Extracurricular academic activities demonstrate that you are happy to give up your time for a subject you love. Also, that you are excited to expand your knowledge outside the classroom. These could include university summer schools, taking part in the Model UN or mock trials, signing up for competitions and projects, or online courses relating to the subject you want to study. Explain why you chose specific topics and what you learned from them. If you set up and ran a club dedicated to your particular interests as an out of school activity, make sure you mention this. All this shows dedication and leadership, two important qualities.

Extracurricular activities-Volunteering

You need to aim for consistency here and to link your volunteering to your academic aims and objectives. Doing two weeks counting monkey colonies in Puerto Rico, when you are applying to take a degree in physics, smacks of an exotic, expensive holiday. Particularly since these types of volunteering experiences tend to be of extremely short duration. If, however, you want to study veterinary medicine and have volunteered at an animal shelter for a significant period of time, this makes sense. Volunteering in a food bank or shelter shows compassion and engagement with the broader community, and indicates your willingness to take part in outreach initiatives at the university.

Try and reflect on what your volunteering has taught you. Think back on how pro-active you were allowed to be and the teaching and support you received. Were you viewed as cheap labour or as an essential helper? Did you acquire new skills and how did you apply them?

Extracurricular activities-Teamwork and leadership

Both these qualities make you an attractive applicant in the eyes of assessors. Teamwork is part of every type of sport and project. This ranges from playing in a hockey team to working backstage on a theatrical production. These type of extracurricular activities demand good time-management skills, strong communication, and the ability to rise to any and every challenge and find a solution to any kind of problem. It is important not to over-emphasise the leadership aspect over the team member role, because you run the risk of sounding domineering and unwilling to listen to others. Be specific when you describe how you have led and followed.  You may have been part of an orchestra and then a soloist. Perhaps you worked your way through the scouting movement and eventually became a leader and chief organiser?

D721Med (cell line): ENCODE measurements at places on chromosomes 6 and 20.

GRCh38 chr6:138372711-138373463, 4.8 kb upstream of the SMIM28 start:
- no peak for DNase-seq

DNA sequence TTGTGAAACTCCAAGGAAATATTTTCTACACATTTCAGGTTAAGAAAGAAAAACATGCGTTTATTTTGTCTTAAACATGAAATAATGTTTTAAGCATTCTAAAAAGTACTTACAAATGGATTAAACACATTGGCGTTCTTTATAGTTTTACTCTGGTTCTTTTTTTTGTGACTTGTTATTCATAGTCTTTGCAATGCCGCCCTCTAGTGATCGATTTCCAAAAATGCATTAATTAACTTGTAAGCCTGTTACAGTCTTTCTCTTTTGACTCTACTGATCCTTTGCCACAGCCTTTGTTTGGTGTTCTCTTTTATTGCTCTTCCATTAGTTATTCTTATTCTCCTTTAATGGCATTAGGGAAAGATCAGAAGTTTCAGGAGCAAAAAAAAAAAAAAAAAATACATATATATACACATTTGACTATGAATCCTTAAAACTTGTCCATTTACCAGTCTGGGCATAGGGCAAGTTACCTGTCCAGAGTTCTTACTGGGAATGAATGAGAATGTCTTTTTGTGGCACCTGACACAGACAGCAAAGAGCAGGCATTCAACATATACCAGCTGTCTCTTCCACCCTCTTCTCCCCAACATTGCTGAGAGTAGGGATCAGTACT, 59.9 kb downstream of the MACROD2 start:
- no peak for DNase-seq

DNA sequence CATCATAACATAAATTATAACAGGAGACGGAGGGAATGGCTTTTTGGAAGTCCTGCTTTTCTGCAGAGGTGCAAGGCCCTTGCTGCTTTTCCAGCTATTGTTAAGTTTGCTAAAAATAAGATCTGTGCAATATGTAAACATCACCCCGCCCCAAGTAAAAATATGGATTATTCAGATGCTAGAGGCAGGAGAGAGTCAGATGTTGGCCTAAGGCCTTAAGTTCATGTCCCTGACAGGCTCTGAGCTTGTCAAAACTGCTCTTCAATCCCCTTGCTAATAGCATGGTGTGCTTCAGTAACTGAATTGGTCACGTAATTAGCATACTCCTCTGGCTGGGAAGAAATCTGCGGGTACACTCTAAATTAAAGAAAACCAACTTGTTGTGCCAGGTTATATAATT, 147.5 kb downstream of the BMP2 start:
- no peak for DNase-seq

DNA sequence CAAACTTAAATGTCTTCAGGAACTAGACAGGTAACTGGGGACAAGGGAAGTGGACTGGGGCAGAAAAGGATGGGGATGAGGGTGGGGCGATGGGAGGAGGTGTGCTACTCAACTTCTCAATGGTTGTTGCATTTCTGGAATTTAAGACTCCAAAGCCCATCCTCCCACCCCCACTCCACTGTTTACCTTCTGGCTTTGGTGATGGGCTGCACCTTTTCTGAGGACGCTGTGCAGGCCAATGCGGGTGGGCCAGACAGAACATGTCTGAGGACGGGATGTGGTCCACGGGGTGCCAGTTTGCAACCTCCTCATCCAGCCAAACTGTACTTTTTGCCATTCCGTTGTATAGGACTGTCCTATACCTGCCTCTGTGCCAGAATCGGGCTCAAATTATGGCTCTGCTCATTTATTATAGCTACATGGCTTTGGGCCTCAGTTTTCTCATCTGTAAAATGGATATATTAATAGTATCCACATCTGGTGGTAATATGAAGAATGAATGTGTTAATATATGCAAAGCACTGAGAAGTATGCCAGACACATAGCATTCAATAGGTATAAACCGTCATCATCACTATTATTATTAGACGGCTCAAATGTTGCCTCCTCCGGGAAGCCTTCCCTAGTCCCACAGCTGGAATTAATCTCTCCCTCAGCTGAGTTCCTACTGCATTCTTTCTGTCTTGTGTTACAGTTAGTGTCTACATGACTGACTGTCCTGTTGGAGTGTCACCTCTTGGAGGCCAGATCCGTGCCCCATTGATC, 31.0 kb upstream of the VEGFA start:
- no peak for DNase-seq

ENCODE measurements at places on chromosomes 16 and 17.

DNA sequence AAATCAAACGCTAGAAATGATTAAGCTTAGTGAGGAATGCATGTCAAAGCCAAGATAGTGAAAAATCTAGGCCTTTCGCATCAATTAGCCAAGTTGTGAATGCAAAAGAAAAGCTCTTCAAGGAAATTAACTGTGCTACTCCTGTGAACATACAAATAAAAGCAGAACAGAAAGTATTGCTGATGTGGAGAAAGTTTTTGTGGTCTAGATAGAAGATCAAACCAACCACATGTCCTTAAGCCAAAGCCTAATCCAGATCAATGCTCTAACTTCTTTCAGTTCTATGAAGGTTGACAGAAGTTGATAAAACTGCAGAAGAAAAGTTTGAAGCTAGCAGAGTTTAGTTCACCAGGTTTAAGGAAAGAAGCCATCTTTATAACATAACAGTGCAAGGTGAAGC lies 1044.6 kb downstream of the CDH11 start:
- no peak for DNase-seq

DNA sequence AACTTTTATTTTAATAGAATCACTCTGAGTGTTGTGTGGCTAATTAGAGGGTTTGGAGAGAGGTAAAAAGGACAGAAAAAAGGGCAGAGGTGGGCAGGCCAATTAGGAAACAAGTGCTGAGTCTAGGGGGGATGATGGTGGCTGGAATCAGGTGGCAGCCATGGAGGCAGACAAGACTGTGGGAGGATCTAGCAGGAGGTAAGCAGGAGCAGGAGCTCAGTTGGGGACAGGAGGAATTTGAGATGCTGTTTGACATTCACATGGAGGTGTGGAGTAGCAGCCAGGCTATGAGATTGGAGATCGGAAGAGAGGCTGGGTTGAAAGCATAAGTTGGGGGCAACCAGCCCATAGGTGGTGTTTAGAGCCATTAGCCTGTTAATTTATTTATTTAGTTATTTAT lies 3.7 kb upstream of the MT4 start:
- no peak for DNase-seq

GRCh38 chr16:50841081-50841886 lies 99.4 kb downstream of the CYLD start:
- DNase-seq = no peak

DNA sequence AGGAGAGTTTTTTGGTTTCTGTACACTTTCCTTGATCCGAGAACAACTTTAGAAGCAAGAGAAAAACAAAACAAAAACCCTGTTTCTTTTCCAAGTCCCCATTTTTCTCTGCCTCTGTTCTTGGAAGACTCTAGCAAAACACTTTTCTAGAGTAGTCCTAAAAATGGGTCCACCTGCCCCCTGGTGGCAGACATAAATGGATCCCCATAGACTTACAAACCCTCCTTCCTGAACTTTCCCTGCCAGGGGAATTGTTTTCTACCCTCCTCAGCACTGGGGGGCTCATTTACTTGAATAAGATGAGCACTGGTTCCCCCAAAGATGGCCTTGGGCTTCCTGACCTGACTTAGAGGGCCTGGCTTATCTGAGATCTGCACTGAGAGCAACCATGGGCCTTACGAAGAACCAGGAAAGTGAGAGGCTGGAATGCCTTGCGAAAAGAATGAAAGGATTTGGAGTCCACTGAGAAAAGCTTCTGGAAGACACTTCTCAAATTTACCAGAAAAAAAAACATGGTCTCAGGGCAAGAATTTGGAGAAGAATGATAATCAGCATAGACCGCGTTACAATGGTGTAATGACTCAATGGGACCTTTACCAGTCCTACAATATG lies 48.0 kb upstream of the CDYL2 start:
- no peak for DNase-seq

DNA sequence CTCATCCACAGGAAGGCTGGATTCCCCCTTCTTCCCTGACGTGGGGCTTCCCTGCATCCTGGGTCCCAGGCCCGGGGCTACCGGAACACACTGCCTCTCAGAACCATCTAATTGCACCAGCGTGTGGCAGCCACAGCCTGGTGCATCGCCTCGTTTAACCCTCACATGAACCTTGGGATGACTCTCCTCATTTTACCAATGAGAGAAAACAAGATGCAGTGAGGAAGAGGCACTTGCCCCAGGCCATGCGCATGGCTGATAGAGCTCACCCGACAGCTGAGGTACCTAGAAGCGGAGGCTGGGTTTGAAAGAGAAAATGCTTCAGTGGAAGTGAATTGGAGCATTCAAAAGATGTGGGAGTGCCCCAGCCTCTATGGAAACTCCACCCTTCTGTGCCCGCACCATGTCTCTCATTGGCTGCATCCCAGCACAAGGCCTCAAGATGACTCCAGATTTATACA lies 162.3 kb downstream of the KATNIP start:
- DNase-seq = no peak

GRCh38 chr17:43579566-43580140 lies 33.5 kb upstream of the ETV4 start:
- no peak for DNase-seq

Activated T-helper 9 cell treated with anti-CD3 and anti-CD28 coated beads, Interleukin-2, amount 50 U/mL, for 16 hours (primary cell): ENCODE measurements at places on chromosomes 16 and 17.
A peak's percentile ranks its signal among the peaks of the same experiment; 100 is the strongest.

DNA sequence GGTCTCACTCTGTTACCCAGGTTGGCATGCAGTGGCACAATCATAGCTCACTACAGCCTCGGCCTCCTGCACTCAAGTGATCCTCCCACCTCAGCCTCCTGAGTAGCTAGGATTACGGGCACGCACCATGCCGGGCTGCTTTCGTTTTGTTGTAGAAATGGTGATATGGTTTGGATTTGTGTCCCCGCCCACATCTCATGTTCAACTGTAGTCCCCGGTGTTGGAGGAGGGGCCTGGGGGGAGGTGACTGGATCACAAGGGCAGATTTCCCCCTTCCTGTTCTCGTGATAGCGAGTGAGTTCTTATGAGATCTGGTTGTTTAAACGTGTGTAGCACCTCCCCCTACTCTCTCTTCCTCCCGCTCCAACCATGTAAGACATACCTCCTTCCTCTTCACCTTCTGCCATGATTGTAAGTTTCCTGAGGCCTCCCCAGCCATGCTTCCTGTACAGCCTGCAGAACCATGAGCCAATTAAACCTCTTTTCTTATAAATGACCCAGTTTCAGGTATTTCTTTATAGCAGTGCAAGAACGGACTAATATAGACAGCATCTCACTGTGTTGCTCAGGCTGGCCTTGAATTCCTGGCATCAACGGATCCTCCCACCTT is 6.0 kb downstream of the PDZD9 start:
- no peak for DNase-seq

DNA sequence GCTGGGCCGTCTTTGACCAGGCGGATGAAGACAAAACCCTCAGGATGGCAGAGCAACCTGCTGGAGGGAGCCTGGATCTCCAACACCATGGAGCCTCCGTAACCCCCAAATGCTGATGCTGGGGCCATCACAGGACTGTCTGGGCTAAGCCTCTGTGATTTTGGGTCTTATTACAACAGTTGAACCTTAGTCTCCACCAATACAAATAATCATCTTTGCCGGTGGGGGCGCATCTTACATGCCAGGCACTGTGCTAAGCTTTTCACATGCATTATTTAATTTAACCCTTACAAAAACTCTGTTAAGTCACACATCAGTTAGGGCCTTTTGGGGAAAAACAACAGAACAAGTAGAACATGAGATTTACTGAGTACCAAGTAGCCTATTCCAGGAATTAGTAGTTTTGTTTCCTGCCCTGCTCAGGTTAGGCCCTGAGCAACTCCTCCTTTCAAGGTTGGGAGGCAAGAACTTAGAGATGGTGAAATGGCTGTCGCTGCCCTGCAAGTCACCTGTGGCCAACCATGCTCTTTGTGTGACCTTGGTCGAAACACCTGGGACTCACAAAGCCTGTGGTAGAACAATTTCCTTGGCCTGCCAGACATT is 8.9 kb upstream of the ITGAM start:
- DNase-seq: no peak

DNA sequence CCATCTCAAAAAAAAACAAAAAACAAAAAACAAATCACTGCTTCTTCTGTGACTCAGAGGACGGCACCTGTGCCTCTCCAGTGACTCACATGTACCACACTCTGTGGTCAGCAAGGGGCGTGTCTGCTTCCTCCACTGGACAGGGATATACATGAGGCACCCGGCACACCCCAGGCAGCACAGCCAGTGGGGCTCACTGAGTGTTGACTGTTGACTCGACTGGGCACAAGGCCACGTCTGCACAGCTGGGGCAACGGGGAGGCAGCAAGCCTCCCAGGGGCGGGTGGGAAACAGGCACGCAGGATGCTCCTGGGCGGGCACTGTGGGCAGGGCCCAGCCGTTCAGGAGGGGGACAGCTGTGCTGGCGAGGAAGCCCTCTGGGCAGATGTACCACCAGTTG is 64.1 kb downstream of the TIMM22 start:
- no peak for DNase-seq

Working with friends to create a new computer game or app is an example of teamwork. As is repainting a community centre which has fallen into disrepair or organising a fund-raising drive for a good cause. Try not to limit yourself to talking about sports!

Extracurricular activities-Part-time jobs

Part-time work is a valuable extracurricular activity, since it demonstrates flexibility, adaptability and interaction with the real-world. Of course, relevance is important here, too. If you wish to study law and worked as an administrator in a solicitor’s office, or took on paid roles as an extra on a local film, in order to learn more about movie-making, you must include this information when discussing your extracurriculars. Try not to disguise what you did by pretending that your barista or waitress job taught you accounting or dispute-resolution – it will not fool the assessor! Think carefully about what your part-time job involved: did you attend meetings and make presentations, do any outreach or produce social media or promotional material? Be succinct and clearly state what you learned and what you can do with the knowledge.

Extracurricular activities-Finally...

Extracurricular activities are important. If you are not sure what to amplify, include or exclude, or how to make it relevant to your application, then talk to your Elab consultant, or drop them a draft for their comments.

Don’t hide your light under a bushel or assume that your love of breeding exotic plants or digging tunnels under motorways for hedgehogs to cross safely is irrelevant. It is precisely these details which illuminate who you are and why you deserve admission to the university of your dreams.